A step towards a cleaner Wilderness
Speaking at an event held in Farleigh, Herman Jungbauer-Rudman, Cluster Manager of SANParks' Biodiversity Special Projects says the ratepayers approached him to order the eco-friendly bins. An excited Pieter Naude, Chairman of the Ratepayers Association accepted the gift from SanParks and said the bins are the first of many products planned for the wilderness area. "It is part of the Wilderness Improvement Programme aiming to restore the village to its old charm. To make it friendlier and cleaner" says Naude.
Manufacturing furniture from invasive alien species is one of many products from a 20 year old partnership between SANParks, the Department of Environmental Affairs and the Expanded Public Works Programme. The eco-factory launched two years ago now employs 165 more people since its inception.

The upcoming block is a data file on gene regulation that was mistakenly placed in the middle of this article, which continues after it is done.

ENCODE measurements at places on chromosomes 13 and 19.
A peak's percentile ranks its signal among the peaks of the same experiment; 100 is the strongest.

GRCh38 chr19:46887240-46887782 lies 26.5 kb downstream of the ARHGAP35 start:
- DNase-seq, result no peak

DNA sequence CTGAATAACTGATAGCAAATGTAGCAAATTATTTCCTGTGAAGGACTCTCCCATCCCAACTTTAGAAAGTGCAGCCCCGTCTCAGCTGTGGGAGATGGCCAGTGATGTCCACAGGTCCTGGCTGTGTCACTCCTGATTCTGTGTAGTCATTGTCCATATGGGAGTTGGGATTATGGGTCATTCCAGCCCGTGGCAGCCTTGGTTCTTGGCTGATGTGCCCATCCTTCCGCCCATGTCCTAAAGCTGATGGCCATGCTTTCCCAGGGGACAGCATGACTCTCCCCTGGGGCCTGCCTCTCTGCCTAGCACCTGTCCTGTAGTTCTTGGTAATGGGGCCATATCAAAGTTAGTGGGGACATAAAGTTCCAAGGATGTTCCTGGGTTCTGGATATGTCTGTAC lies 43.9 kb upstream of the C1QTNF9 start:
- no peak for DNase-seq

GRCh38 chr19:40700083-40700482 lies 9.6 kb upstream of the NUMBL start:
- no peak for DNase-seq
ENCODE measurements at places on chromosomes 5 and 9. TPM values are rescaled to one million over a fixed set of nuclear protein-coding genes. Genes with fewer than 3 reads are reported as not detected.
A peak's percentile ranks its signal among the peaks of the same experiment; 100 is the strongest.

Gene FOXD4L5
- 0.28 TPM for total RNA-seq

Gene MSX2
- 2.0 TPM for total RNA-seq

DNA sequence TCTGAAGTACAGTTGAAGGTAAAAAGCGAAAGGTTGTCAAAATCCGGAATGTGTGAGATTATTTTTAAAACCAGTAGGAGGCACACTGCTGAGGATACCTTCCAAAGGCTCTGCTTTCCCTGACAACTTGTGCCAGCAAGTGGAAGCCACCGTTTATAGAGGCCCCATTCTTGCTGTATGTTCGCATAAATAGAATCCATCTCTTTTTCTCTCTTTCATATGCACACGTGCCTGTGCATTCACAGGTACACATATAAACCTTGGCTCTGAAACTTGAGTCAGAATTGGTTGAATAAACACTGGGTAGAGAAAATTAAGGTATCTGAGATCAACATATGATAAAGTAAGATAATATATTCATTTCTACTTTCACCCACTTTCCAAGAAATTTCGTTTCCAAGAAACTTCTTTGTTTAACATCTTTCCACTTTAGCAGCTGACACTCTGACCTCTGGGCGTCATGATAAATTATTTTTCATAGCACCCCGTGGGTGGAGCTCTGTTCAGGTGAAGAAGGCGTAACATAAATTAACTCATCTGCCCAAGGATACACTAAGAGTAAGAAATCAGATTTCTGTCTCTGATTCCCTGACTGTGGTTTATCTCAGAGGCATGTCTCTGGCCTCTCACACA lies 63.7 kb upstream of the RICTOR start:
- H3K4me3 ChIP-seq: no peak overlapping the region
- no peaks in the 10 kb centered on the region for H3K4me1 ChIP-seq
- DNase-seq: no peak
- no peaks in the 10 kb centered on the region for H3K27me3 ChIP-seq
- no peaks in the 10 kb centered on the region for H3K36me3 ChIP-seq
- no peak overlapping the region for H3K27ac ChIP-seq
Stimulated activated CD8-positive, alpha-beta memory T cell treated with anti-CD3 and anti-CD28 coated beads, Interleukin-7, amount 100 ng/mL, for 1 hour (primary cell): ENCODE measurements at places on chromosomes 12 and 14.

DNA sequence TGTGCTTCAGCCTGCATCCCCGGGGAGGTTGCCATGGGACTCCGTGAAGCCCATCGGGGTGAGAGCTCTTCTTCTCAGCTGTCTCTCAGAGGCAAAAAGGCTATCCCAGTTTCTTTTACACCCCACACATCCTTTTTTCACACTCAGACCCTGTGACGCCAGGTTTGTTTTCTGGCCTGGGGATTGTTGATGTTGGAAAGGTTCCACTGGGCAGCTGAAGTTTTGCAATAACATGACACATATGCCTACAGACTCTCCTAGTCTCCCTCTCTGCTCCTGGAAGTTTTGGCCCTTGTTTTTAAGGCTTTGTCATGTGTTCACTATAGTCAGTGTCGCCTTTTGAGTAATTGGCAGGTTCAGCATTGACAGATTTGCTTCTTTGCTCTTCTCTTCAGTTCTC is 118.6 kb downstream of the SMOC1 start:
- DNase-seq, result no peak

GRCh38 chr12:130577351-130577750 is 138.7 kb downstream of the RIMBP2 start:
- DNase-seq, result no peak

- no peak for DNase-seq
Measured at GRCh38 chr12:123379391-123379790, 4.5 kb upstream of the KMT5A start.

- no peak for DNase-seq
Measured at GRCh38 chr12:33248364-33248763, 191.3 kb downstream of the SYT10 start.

Protected areas are under increasing threat from external and internal pressures on biodiversity. Invasive alien species can be identified among the threats. Clearing them could ultimately lead to more water flowing back to water sources such as rivers, lakes and wetlands. A park free of invasive plants lowers the risk of a fire hazard.
The ladies, part of the team who manufactured the bins, the Eco-Furniture Factory, Farleigh
From left to right: Mzwandile Mjadu, SANParks area manager for the Wilderness area, Edmund Thys, Training Manager, Carel van der Merwe, Senior Section Ranger at Farleigh, Emile Mopp, Harvesting Manager, Herman Jungbauer-Rudman and Pieter Naude, Wilderness Ratepayers Association